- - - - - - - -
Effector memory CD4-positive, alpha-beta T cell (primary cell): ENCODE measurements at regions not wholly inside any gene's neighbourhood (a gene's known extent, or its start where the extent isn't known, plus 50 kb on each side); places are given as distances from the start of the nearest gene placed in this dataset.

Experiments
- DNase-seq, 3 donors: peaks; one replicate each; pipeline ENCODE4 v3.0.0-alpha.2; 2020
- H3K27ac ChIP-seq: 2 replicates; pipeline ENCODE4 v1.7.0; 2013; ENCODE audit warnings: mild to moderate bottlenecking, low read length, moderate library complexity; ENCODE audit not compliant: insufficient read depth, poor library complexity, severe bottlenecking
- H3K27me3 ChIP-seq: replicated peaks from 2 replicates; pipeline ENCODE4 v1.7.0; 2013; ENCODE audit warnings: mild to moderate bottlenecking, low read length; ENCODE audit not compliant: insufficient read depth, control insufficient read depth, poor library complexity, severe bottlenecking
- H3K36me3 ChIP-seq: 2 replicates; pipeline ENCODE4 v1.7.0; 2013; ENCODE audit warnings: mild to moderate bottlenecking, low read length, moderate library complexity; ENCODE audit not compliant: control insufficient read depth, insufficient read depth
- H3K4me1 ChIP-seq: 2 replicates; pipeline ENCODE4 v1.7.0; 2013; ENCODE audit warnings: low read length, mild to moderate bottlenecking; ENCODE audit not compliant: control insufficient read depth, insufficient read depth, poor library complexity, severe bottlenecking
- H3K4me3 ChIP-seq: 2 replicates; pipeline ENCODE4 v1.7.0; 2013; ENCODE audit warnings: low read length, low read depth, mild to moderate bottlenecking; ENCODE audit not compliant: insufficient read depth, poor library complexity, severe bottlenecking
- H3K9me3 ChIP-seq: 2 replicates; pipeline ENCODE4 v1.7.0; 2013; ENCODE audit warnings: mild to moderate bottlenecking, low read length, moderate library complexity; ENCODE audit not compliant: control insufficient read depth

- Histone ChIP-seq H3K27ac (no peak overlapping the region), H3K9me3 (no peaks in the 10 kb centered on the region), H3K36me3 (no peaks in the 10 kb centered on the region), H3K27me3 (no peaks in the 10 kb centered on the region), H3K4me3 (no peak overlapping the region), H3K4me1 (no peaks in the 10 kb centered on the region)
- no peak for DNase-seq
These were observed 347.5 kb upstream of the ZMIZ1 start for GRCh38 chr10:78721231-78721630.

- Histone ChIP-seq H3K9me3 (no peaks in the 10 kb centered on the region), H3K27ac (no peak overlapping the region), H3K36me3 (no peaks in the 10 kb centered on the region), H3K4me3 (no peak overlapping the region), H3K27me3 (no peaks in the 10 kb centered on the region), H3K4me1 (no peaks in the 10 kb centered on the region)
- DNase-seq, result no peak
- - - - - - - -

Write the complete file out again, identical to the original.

Effector memory CD4-positive, alpha-beta T cell (primary cell): ENCODE measurements at regions not wholly inside any gene's neighbourhood (a gene's known extent, or its start where the extent isn't known, plus 50 kb on each side); places are given as distances from the start of the nearest gene placed in this dataset.

Experiments
- DNase-seq, 3 donors: peaks; one replicate each; pipeline ENCODE4 v3.0.0-alpha.2; 2020
- H3K27ac ChIP-seq: 2 replicates; pipeline ENCODE4 v1.7.0; 2013; ENCODE audit warnings: mild to moderate bottlenecking, low read length, moderate library complexity; ENCODE audit not compliant: insufficient read depth, poor library complexity, severe bottlenecking
- H3K27me3 ChIP-seq: replicated peaks from 2 replicates; pipeline ENCODE4 v1.7.0; 2013; ENCODE audit warnings: mild to moderate bottlenecking, low read length; ENCODE audit not compliant: insufficient read depth, control insufficient read depth, poor library complexity, severe bottlenecking
- H3K36me3 ChIP-seq: 2 replicates; pipeline ENCODE4 v1.7.0; 2013; ENCODE audit warnings: mild to moderate bottlenecking, low read length, moderate library complexity; ENCODE audit not compliant: control insufficient read depth, insufficient read depth
- H3K4me1 ChIP-seq: 2 replicates; pipeline ENCODE4 v1.7.0; 2013; ENCODE audit warnings: low read length, mild to moderate bottlenecking; ENCODE audit not compliant: control insufficient read depth, insufficient read depth, poor library complexity, severe bottlenecking
- H3K4me3 ChIP-seq: 2 replicates; pipeline ENCODE4 v1.7.0; 2013; ENCODE audit warnings: low read length, low read depth, mild to moderate bottlenecking; ENCODE audit not compliant: insufficient read depth, poor library complexity, severe bottlenecking
- H3K9me3 ChIP-seq: 2 replicates; pipeline ENCODE4 v1.7.0; 2013; ENCODE audit warnings: mild to moderate bottlenecking, low read length, moderate library complexity; ENCODE audit not compliant: control insufficient read depth

- Histone ChIP-seq H3K27ac (no peak overlapping the region), H3K9me3 (no peaks in the 10 kb centered on the region), H3K36me3 (no peaks in the 10 kb centered on the region), H3K27me3 (no peaks in the 10 kb centered on the region), H3K4me3 (no peak overlapping the region), H3K4me1 (no peaks in the 10 kb centered on the region)
- no peak for DNase-seq
These were observed 347.5 kb upstream of the ZMIZ1 start for GRCh38 chr10:78721231-78721630.

- Histone ChIP-seq H3K9me3 (no peaks in the 10 kb centered on the region), H3K27ac (no peak overlapping the region), H3K36me3 (no peaks in the 10 kb centered on the region), H3K4me3 (no peak overlapping the region), H3K27me3 (no peaks in the 10 kb centered on the region), H3K4me1 (no peaks in the 10 kb centered on the region)
- DNase-seq, result no peak